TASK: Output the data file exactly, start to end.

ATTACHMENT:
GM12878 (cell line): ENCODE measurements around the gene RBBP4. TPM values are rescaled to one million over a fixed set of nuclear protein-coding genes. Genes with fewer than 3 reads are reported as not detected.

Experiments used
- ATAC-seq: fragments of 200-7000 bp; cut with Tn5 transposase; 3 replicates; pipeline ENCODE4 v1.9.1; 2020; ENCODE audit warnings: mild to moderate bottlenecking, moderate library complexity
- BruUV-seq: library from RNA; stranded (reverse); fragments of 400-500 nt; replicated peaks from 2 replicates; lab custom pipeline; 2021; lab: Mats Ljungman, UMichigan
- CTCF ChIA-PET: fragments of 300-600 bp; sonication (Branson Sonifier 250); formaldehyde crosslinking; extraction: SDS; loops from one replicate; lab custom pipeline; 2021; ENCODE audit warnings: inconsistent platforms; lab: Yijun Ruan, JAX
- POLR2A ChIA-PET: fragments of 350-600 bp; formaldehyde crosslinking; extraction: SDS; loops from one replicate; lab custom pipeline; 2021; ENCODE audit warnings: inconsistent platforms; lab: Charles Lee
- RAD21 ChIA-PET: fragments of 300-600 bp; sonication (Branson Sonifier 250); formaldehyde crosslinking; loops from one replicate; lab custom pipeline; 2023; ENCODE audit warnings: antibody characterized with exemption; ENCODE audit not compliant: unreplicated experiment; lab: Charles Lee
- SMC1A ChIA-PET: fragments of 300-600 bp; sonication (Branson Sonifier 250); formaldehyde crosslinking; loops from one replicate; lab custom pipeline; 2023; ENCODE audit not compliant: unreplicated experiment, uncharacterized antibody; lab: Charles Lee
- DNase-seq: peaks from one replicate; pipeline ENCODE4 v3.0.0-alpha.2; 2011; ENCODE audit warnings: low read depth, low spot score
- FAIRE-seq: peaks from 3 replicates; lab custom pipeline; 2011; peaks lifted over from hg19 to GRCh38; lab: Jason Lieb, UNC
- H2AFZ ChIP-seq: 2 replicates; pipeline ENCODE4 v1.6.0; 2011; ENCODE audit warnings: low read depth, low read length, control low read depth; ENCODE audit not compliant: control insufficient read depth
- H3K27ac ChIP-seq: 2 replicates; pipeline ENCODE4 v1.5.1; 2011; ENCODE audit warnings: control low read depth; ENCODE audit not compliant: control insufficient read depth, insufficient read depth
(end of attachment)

GM12878 (cell line): ENCODE measurements around the gene RBBP4. TPM values are rescaled to one million over a fixed set of nuclear protein-coding genes. Genes with fewer than 3 reads are reported as not detected.

Experiments used
- ATAC-seq: fragments of 200-7000 bp; cut with Tn5 transposase; 3 replicates; pipeline ENCODE4 v1.9.1; 2020; ENCODE audit warnings: mild to moderate bottlenecking, moderate library complexity
- BruUV-seq: library from RNA; stranded (reverse); fragments of 400-500 nt; replicated peaks from 2 replicates; lab custom pipeline; 2021; lab: Mats Ljungman, UMichigan
- CTCF ChIA-PET: fragments of 300-600 bp; sonication (Branson Sonifier 250); formaldehyde crosslinking; extraction: SDS; loops from one replicate; lab custom pipeline; 2021; ENCODE audit warnings: inconsistent platforms; lab: Yijun Ruan, JAX
- POLR2A ChIA-PET: fragments of 350-600 bp; formaldehyde crosslinking; extraction: SDS; loops from one replicate; lab custom pipeline; 2021; ENCODE audit warnings: inconsistent platforms; lab: Charles Lee
- RAD21 ChIA-PET: fragments of 300-600 bp; sonication (Branson Sonifier 250); formaldehyde crosslinking; loops from one replicate; lab custom pipeline; 2023; ENCODE audit warnings: antibody characterized with exemption; ENCODE audit not compliant: unreplicated experiment; lab: Charles Lee
- SMC1A ChIA-PET: fragments of 300-600 bp; sonication (Branson Sonifier 250); formaldehyde crosslinking; loops from one replicate; lab custom pipeline; 2023; ENCODE audit not compliant: unreplicated experiment, uncharacterized antibody; lab: Charles Lee
- DNase-seq: peaks from one replicate; pipeline ENCODE4 v3.0.0-alpha.2; 2011; ENCODE audit warnings: low read depth, low spot score
- FAIRE-seq: peaks from 3 replicates; lab custom pipeline; 2011; peaks lifted over from hg19 to GRCh38; lab: Jason Lieb, UNC
- H2AFZ ChIP-seq: 2 replicates; pipeline ENCODE4 v1.6.0; 2011; ENCODE audit warnings: low read depth, low read length, control low read depth; ENCODE audit not compliant: control insufficient read depth
- H3K27ac ChIP-seq: 2 replicates; pipeline ENCODE4 v1.5.1; 2011; ENCODE audit warnings: control low read depth; ENCODE audit not compliant: control insufficient read depth, insufficient read depth